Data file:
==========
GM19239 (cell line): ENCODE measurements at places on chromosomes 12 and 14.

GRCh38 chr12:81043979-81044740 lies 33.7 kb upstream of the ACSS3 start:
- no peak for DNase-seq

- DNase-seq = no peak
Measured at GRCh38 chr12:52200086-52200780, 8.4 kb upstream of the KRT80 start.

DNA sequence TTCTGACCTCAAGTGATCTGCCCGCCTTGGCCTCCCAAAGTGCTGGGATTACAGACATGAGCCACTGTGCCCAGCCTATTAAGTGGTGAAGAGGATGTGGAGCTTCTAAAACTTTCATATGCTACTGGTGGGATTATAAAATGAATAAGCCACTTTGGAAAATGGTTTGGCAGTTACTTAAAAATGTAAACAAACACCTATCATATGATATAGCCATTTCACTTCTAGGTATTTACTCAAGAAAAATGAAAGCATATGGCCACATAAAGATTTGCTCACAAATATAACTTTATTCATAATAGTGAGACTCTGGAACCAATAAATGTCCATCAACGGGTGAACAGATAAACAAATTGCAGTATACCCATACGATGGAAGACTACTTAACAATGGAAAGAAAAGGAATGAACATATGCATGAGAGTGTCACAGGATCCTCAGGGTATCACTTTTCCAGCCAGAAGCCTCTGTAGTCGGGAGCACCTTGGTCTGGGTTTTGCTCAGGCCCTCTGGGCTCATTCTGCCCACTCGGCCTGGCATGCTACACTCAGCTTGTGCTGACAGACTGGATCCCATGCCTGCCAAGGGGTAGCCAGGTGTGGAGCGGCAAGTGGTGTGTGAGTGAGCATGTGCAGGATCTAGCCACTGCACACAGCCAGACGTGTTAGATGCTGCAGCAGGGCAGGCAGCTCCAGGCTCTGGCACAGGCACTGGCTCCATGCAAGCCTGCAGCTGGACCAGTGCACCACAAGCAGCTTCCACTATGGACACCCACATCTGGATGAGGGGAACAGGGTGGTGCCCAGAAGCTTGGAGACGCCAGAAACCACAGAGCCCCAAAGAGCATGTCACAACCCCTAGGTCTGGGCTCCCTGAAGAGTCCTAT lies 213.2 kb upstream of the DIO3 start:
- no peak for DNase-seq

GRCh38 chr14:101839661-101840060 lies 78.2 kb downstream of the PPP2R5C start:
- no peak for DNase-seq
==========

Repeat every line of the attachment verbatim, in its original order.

GM19239 (cell line): ENCODE measurements at places on chromosomes 12 and 14.

GRCh38 chr12:81043979-81044740 lies 33.7 kb upstream of the ACSS3 start:
- no peak for DNase-seq

- DNase-seq = no peak
Measured at GRCh38 chr12:52200086-52200780, 8.4 kb upstream of the KRT80 start.

DNA sequence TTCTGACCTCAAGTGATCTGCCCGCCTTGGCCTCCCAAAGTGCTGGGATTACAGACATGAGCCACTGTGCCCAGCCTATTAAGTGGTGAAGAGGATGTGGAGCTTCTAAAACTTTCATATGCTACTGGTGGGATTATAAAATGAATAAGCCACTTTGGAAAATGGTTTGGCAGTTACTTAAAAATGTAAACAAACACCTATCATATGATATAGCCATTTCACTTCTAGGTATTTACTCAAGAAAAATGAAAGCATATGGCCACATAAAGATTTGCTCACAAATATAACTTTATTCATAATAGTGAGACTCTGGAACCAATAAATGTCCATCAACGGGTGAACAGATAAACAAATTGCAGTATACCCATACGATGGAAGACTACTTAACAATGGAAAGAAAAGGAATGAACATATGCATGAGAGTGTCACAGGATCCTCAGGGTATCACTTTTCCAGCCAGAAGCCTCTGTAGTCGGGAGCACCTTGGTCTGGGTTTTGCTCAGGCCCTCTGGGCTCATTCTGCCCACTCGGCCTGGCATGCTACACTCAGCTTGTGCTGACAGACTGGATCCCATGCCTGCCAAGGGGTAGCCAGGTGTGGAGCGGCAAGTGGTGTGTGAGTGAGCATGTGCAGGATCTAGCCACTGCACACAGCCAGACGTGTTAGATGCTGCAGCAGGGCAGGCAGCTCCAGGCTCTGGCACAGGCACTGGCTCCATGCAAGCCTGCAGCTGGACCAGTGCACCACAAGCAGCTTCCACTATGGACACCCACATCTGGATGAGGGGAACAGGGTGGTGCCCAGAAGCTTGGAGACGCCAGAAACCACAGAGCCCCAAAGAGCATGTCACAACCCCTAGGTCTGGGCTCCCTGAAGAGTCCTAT lies 213.2 kb upstream of the DIO3 start:
- no peak for DNase-seq

GRCh38 chr14:101839661-101840060 lies 78.2 kb downstream of the PPP2R5C start:
- no peak for DNase-seq